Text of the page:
The case involved the family of six-year-old Coralrose Fullwood, who was raped and murdered. After the murder, Coralrose's parents and siblings moved into the home of grandparents. The parents were suspects at the time (someone else ultimately was charged). But instead of removing the parents from that home, DCF removed the children – without even giving them a chance to say goodbye. At precisely the time they needed the comfort of family most, while grieving for their sister, it was torn from them.

The grandfather understood that. A former police officer himself, he called his lawyer, who told him he didn't have to let the DCF workers in without a court order.

So they ran to Seals, who promptly obliged – and made clear his view that DCF always is entitled to enter a home based on no more than the fact that someone called the state hotline and the hotline passed on the case for investigation.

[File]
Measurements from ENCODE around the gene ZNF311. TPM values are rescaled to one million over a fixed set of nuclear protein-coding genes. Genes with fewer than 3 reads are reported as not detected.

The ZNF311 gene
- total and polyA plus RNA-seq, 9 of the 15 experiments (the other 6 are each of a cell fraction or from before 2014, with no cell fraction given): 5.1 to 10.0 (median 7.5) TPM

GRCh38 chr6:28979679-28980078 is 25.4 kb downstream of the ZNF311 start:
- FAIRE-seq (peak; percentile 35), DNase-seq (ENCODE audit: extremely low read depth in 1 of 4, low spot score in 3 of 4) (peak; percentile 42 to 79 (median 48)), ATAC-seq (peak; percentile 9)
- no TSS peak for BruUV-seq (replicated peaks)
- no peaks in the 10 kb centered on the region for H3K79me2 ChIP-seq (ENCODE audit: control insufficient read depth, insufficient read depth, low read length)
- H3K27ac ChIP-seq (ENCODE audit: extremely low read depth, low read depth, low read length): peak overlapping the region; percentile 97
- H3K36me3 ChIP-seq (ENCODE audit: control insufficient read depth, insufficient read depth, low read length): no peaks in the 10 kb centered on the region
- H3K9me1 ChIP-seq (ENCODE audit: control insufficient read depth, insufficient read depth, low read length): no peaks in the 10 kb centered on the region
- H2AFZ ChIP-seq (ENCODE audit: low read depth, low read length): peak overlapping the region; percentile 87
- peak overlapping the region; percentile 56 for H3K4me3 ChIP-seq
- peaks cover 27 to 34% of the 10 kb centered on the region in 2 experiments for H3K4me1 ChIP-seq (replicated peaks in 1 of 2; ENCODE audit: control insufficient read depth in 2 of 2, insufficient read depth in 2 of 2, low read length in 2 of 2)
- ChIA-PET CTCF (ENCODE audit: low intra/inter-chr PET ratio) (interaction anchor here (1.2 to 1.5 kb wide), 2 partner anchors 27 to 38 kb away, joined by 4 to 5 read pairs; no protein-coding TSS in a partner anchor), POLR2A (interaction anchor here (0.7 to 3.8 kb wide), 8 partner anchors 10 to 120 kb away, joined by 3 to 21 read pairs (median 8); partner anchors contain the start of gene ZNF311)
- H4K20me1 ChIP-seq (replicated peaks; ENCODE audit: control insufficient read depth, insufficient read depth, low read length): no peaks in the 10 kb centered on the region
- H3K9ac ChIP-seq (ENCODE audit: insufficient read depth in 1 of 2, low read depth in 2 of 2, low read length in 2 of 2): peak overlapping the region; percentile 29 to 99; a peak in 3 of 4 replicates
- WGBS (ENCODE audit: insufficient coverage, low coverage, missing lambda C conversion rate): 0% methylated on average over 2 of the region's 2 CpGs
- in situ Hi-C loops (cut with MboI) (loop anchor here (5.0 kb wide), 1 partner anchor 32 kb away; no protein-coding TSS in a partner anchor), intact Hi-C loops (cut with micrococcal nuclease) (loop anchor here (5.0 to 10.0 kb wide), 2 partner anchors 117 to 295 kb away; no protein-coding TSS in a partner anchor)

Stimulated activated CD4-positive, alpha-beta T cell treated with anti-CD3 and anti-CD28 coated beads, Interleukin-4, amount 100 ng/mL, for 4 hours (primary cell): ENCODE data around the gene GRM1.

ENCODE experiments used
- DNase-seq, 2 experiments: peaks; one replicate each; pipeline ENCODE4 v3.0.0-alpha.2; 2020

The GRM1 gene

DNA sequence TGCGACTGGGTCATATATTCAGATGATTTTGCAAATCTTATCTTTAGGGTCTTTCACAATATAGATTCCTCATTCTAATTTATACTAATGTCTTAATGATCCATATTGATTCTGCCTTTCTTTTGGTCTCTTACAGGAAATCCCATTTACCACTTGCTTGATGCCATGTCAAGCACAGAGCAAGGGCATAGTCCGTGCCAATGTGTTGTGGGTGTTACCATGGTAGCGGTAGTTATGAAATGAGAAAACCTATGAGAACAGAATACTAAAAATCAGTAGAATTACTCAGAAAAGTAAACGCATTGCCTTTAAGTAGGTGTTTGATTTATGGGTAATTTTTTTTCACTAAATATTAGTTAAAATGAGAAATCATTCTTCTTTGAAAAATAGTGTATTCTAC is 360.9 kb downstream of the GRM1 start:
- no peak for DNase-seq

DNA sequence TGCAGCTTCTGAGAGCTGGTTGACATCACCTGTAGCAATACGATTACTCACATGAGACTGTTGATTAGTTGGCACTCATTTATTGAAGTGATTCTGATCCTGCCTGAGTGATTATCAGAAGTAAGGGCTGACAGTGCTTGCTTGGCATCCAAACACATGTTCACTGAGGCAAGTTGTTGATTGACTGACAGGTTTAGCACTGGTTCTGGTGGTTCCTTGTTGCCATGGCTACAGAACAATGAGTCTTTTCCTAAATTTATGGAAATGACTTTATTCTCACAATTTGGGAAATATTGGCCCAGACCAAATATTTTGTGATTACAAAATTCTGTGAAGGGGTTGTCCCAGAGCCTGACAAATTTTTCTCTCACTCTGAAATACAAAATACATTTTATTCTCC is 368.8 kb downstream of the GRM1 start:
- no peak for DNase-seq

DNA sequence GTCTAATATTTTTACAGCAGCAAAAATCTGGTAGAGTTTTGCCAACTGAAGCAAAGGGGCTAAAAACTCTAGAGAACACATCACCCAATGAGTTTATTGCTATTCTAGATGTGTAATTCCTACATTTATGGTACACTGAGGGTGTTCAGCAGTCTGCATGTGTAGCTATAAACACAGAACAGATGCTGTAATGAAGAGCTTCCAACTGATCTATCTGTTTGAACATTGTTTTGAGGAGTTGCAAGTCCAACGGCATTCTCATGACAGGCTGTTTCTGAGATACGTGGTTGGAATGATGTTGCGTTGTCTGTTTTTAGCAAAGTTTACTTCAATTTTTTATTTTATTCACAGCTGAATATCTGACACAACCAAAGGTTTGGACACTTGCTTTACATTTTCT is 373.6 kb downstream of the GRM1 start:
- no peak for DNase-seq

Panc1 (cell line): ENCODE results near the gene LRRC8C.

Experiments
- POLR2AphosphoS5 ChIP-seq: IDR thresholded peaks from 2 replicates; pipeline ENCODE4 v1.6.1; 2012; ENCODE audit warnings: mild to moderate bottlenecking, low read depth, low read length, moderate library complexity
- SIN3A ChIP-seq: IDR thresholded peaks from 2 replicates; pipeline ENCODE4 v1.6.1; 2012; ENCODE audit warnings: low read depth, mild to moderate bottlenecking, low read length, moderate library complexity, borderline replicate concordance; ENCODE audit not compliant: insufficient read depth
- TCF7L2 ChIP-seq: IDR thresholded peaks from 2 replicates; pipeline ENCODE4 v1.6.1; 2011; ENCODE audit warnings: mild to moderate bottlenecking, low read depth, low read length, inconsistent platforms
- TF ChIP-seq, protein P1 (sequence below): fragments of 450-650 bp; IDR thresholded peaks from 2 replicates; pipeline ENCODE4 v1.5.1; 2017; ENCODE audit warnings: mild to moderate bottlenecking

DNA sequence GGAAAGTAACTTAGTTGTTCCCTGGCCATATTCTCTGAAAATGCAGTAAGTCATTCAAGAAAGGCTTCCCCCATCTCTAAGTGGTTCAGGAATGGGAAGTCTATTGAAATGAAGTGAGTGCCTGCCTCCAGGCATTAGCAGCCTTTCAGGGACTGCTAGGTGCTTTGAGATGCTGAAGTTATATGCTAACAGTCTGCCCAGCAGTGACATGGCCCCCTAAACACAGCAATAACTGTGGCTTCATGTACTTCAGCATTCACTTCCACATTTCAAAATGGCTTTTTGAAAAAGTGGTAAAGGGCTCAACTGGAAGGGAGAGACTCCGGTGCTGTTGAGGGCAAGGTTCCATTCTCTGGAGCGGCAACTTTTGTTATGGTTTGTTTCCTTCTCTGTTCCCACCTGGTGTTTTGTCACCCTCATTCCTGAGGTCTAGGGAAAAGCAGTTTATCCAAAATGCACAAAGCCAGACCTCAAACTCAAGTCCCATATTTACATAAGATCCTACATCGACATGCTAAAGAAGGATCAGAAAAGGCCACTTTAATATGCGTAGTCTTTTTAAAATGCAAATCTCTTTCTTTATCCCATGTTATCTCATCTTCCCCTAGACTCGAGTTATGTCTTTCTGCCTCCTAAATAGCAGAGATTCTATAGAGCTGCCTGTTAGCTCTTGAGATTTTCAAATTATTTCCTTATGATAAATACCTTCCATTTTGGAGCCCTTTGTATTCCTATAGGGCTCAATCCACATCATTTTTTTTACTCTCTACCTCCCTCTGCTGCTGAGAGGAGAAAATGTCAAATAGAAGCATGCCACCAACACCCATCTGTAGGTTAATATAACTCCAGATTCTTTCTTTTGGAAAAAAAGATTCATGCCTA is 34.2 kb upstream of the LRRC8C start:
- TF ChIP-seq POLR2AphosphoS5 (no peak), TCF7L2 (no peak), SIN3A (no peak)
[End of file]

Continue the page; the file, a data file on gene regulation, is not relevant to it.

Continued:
Seals even sent an e-mail to 12 people who serve with him on a "court-media committee." In the e-mail he is critical of the grandparents – but he asked the recipients, including the journalists, to keep secret the fact that he was speaking out on a case he'd heard – and criticizing one of the parties.

The largest paper in the region, the Fort Myers News-Press obliged; indeed, the News-Press even parroted Seals' view as its own in an editorial. Fortunately the Charlotte Sun, which apparently was not on the original distribution list, was not inclined to let Seals criticize the grandparents while hiding behind anonymity.